Erdogan refutes western concerns over Turkey's purchase of Russian S-400 missiles

EU must change its view of Turkey Turkish FM

Russia, Turkey Sign S-400 Deal despite Criticism and Suspicion

The newspaper said Turkey will receive 4 divisions of S-400 missile systems.

Turkish President Recep Tayyip Erdoğan rebuked the critics of Turkey's purchase from Russian Federation of S-400 long-range surface-to-air missiles, saying Ankara had no intention of waiting for the protection of its North Atlantic Treaty Organisation allies.

"Meanwhile, spokesman of the German Foreign Ministry Martin Schaefer stressed that Berlin does not consider the matter to be of much concern".

Turkey has been developing stronger ties with Russian Federation and souring on its relationship with the United States, which has supported the YPG Syrian Kurdish rebels during the Syrian civil war, the BBC News reported. "So what? Are we going to wait for you?"

Some media reports have said the deal could be worth up to $US2.5 billion.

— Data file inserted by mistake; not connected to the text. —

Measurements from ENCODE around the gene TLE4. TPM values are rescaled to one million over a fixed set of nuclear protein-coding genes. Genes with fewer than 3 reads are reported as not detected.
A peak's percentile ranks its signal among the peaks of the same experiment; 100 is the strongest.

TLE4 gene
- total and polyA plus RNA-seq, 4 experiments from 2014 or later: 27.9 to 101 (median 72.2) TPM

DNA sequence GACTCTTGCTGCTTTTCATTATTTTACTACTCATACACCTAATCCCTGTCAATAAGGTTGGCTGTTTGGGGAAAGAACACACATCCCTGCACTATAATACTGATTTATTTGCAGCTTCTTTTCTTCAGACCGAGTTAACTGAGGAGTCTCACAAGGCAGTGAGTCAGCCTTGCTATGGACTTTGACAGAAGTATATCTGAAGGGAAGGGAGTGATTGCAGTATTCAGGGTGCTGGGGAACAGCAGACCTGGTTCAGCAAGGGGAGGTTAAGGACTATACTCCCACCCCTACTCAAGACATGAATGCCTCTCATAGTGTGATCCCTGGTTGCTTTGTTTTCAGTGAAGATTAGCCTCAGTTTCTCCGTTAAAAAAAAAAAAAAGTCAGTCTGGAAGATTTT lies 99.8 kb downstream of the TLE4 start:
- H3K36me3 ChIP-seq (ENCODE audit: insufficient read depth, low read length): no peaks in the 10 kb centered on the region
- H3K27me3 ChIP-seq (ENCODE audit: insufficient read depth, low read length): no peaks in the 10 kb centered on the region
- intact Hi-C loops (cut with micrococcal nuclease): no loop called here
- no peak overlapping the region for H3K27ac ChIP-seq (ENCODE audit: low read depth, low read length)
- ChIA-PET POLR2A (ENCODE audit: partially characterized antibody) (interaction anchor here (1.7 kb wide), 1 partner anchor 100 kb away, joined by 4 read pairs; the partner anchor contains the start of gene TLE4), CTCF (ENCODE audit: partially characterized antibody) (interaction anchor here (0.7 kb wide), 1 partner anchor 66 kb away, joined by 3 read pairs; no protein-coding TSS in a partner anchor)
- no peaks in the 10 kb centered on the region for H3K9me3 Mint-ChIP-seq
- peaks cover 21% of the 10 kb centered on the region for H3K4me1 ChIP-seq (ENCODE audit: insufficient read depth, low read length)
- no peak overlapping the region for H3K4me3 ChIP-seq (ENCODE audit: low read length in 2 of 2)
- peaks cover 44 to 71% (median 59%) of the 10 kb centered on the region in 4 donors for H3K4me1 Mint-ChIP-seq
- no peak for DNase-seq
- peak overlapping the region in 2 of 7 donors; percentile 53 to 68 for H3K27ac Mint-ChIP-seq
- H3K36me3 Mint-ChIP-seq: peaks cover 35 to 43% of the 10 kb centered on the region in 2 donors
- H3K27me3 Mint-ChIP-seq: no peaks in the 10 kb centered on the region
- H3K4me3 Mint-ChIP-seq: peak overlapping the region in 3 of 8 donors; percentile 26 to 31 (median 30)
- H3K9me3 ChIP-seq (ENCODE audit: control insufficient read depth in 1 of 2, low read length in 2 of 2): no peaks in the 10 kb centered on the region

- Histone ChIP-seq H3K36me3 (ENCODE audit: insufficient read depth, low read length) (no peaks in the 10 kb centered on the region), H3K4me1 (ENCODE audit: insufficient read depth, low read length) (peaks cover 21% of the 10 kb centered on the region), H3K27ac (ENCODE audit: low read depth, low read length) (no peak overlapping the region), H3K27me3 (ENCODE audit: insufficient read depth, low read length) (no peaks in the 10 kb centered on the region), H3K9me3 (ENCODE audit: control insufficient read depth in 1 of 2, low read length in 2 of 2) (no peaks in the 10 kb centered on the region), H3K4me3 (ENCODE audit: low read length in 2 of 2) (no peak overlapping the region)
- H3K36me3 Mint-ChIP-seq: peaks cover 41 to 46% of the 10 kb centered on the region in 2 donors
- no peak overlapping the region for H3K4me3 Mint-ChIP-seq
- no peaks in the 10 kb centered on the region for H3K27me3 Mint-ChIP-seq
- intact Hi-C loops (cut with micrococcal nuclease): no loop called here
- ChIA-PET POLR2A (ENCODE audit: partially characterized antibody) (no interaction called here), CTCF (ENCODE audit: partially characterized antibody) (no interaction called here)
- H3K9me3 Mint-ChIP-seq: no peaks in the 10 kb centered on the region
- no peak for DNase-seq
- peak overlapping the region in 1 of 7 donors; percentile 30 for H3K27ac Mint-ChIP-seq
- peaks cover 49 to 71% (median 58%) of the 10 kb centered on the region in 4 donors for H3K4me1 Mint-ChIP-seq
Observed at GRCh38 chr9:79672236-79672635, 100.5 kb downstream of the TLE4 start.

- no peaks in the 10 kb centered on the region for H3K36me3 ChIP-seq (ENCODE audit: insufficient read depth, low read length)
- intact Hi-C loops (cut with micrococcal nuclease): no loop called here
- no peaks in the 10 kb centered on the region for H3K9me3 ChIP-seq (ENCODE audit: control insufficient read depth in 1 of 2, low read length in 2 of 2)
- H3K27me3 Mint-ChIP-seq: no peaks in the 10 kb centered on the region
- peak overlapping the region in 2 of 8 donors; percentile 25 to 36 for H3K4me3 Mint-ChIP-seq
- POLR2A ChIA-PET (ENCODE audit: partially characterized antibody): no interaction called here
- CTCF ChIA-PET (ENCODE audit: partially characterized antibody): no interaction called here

The S-400 system is an advanced Russian missile system created to detect, track, and destroy planes, drones, or missiles as far as 402 kilometers away.

"Turkey is a key NATO Ally, and we are committed to our strong defense partnership", Defense Department spokesperson Johnny Michael said in an email.

Before gravitating towards Russian Federation, the Turkish military walked out of a $3.4 billion contract for a similar Chinese system. "I expect tensions to ease", Cemil Ertem, Erdogan's chief economic adviser, said in an interview on Tuesday.

Erdogan remained defiant, making it clear on Tuesday that "nobody has the right to discuss the Turkish republic's independence principles or independent decisions about its defense industry".

The announcement came amid souring relations between Ankara and Washington, which chose to support Kurdish militias in neighboring Syria and Iraq, disregarding the Turkish perception of Kurdish troops as a threat to its national security.

The Turkish president has also slammed American officials for rejecting his requests to hand over Fetullah Gulen, a powerful opposition figure living in the US. Two years later, NATO Patriot missile batteries were withdrawn from Turkey.

The spat has prompted Germany to restrict its arms sales to Turkey.

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